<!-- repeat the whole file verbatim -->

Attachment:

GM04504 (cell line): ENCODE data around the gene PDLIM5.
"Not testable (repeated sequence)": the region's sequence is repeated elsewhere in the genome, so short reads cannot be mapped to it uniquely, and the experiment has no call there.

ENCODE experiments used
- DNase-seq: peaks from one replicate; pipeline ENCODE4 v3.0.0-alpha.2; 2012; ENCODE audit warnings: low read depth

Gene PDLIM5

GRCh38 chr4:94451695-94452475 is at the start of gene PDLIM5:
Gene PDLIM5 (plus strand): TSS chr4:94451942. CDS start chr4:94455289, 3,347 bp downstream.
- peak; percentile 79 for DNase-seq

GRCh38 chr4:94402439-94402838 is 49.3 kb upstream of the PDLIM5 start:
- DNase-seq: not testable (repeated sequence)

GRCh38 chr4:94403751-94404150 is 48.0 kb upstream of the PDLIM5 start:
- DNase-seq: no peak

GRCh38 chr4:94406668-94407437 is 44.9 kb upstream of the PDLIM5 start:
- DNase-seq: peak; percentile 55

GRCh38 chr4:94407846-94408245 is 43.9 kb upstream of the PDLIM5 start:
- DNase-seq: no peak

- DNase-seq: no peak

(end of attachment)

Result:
GM04504 (cell line): ENCODE data around the gene PDLIM5.
"Not testable (repeated sequence)": the region's sequence is repeated elsewhere in the genome, so short reads cannot be mapped to it uniquely, and the experiment has no call there.

ENCODE experiments used
- DNase-seq: peaks from one replicate; pipeline ENCODE4 v3.0.0-alpha.2; 2012; ENCODE audit warnings: low read depth

Gene PDLIM5

GRCh38 chr4:94451695-94452475 is at the start of gene PDLIM5:
Gene PDLIM5 (plus strand): TSS chr4:94451942. CDS start chr4:94455289, 3,347 bp downstream.
- peak; percentile 79 for DNase-seq

GRCh38 chr4:94402439-94402838 is 49.3 kb upstream of the PDLIM5 start:
- DNase-seq: not testable (repeated sequence)

GRCh38 chr4:94403751-94404150 is 48.0 kb upstream of the PDLIM5 start:
- DNase-seq: no peak

GRCh38 chr4:94406668-94407437 is 44.9 kb upstream of the PDLIM5 start:
- DNase-seq: peak; percentile 55

GRCh38 chr4:94407846-94408245 is 43.9 kb upstream of the PDLIM5 start:
- DNase-seq: no peak

- DNase-seq: no peak